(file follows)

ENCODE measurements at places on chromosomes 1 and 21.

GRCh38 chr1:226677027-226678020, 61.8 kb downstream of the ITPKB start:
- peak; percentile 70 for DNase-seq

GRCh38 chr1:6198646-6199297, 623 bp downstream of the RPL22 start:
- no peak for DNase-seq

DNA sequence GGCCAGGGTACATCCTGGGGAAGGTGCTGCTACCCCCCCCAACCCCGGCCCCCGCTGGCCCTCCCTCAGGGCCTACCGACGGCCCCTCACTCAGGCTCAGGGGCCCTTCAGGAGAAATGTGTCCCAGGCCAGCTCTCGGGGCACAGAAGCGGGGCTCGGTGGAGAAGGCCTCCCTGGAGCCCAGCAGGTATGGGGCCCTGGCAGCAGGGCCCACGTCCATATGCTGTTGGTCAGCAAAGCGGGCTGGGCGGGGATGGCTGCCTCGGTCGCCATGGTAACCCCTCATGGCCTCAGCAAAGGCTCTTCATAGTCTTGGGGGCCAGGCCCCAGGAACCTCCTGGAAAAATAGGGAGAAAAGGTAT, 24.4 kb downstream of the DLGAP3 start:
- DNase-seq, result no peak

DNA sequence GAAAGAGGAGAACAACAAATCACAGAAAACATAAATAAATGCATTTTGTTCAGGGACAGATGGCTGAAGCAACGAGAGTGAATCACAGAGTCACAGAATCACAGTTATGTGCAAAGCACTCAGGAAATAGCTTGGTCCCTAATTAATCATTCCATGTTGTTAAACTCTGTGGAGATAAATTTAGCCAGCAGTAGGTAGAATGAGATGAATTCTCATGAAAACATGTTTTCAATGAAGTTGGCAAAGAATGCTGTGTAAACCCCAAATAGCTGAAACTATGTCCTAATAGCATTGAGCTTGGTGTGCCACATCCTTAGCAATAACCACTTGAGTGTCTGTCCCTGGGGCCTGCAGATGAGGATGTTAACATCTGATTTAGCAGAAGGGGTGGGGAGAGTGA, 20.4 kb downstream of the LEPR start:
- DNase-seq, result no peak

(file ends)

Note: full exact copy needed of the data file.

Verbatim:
ENCODE measurements at places on chromosomes 1 and 21.

GRCh38 chr1:226677027-226678020, 61.8 kb downstream of the ITPKB start:
- peak; percentile 70 for DNase-seq

GRCh38 chr1:6198646-6199297, 623 bp downstream of the RPL22 start:
- no peak for DNase-seq

DNA sequence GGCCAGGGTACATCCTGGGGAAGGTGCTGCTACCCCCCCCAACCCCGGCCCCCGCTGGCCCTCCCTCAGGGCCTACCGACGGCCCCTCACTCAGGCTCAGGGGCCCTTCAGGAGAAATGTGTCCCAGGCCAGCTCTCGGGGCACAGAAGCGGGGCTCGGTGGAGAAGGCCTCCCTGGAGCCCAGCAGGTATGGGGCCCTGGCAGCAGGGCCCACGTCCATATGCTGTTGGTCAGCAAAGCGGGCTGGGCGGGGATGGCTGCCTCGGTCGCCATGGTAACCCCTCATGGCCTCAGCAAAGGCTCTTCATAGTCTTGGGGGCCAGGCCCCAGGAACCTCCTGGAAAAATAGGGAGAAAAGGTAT, 24.4 kb downstream of the DLGAP3 start:
- DNase-seq, result no peak

DNA sequence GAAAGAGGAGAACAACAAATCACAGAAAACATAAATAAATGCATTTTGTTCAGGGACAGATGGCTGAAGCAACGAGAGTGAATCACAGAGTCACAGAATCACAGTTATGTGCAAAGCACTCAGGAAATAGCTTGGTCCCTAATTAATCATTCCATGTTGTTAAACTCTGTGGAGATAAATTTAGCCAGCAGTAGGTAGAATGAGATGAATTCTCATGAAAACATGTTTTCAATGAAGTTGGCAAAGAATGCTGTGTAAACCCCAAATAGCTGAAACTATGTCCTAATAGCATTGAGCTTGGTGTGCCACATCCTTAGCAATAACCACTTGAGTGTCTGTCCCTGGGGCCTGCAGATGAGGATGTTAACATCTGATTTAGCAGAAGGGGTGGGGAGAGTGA, 20.4 kb downstream of the LEPR start:
- DNase-seq, result no peak